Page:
Whether or not Keira Knightley wins the Academy Award this year for her role as a World War II codebreaker opposite Benedict Cumberbatch in The Imitation Game (which we reviewed previously at borg.com here) we’re confident she will have one or more Oscars on the shelf years from now.  She was one of our picks in our Best of 2014 review.  A lead actress who could pull off any role, she seems to opt for more quirky and challenging roles.  These include her role as a bounty hunter in Domino, but also classic costume drama parts, like Lara in the remake of Doctor Zhivago, Elizabeth Bennet in Pride & Prejudice, and an against-type Guinevere in King Arthur, genre roles like Padme’s double in Star Wars: The Phantom Menace, a withering-away clone in the disturbing sci-fi drama Never Let Me Go, or Disney franchise star in the Pirates of the Caribbean movies.

Last year Knightley also co-starred in a major studio release, Jack Ryan: Shadow Recruit, as the future Mrs. Jack Ryan opposite Chris Pine, holding her own with the likes of Academy Award winners Kevin Costner and Kenneth Branagh.  The first expansion film of Tom Clancy’s Jack Ryan stories, Jack Ryan: Shadow Recruit is now out on DVD, Blu-ray and On Demand.

Jack Ryan Chris Pine

As Cathy Muller, a role previously played by Gates McFadden, Anne Archer, and Bridget Moynihan, she’s the first actress to take the part beyond emotional support stalwart for Jack.  In a franchise full of large, in your-face-drama: a nuclear sub about to explode in The Hunt for Red October, battling terrorists in Patriot Games or drug kingpins in Clear and Present Danger, and a dirty bomb smuggled into the country taking out an entire city in Sum of All Fears, it’s a big surprise that Shadow Recruit’s big event is tied to a discovery in forensic accounting by Ryan, leading to a potential economic crisis and small scale bombing.  Yet unlike A Good Day to Die Hard, a sequel using a similar plot (proving that once popular franchise is too tired to continue), the prospect of a young couple working together within Ryan’s secret CIA world in Clancy’s universe of global espionage is a bit refreshing.  And Knightley is probably the highlight of the film.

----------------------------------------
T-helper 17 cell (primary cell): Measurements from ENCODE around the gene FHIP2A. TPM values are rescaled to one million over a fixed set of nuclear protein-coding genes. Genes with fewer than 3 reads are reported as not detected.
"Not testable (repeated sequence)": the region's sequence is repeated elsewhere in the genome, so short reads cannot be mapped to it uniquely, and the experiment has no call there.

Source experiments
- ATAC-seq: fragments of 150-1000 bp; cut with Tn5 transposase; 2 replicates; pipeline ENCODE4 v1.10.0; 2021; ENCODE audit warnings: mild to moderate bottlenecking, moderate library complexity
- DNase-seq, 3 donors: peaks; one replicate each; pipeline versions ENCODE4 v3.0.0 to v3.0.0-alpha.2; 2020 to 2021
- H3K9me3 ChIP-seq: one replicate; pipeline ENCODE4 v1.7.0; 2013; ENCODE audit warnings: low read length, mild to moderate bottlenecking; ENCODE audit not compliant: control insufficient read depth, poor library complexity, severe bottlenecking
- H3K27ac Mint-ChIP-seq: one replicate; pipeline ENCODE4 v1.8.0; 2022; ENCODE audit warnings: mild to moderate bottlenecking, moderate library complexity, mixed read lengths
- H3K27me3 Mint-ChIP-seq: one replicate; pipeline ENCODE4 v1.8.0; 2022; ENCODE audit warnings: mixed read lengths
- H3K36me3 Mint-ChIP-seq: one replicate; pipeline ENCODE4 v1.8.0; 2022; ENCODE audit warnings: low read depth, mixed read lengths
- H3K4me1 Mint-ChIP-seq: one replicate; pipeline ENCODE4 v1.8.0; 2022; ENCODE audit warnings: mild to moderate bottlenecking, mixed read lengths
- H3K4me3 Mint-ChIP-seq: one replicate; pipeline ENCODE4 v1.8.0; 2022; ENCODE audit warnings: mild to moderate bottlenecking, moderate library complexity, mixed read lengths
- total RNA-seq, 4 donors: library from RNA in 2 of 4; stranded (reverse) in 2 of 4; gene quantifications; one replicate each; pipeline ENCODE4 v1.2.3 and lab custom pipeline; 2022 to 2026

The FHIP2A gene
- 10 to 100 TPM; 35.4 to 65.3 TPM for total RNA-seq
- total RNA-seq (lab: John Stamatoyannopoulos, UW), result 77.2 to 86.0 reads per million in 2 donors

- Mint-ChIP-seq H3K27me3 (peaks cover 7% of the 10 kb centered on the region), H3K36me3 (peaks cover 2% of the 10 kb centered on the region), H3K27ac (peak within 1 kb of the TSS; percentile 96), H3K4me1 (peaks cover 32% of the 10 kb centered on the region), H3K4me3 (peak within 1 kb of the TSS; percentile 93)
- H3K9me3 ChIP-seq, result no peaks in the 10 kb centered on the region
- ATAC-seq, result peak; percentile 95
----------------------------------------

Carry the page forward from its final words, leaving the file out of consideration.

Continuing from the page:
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Cavill in new Superman Batman

We now have had a first look at director Zack Snyder’s Batman, and as of this weekend, his Superman, above, from the 2016 release Batman v Superman: Dawn of Justice.  Beginning with its wordy, clunky title, SvBDoJ has the cards stacked against it, if Snyder’s Man of Steel is any indication.  Man of Steel proved a cast of distinguished character actors can’t save a movie from a bad idea and bad direction.  We know Ben Affleck, the new Batman, can be very good, and we all hope Gal Gadot as Wonder Woman, Jason Momoa as Aquaman, Ray Fisher as Cyborg, and Jeremy Irons as Alfred can save this film, or at least give us some fun scenes to pass the time.  But fans should demand more from DC Entertainment.

It starts with Snyder.  It’s difficult to list all the reasons Man of Steel was such a horrible superhero movie.  But we can sure try.  Maybe Snyder will review what he did with Man of Steel and realize that superhero movies can do so much better.  We can hope.  The elements of a good superhero flick?  Heart and gravity.  Heroism and compassion.  Passion and perseverance.  Man of Steel had none of this.  Even the poorly miscast Ryan Reynolds’ vehicle Green Lantern ran circles around Man of Steel.  It can’t be that hard to make a good movie for the DC Comics universe.  If Snyder is going to do better with the first big budget Justice League movie, he must learn from his mistakes with Man of Steel.

Affleck as Batman and new Batmobile

So let’s get it all out in the open, why Man of Steel is on my worst movies list, and should be on yours, too.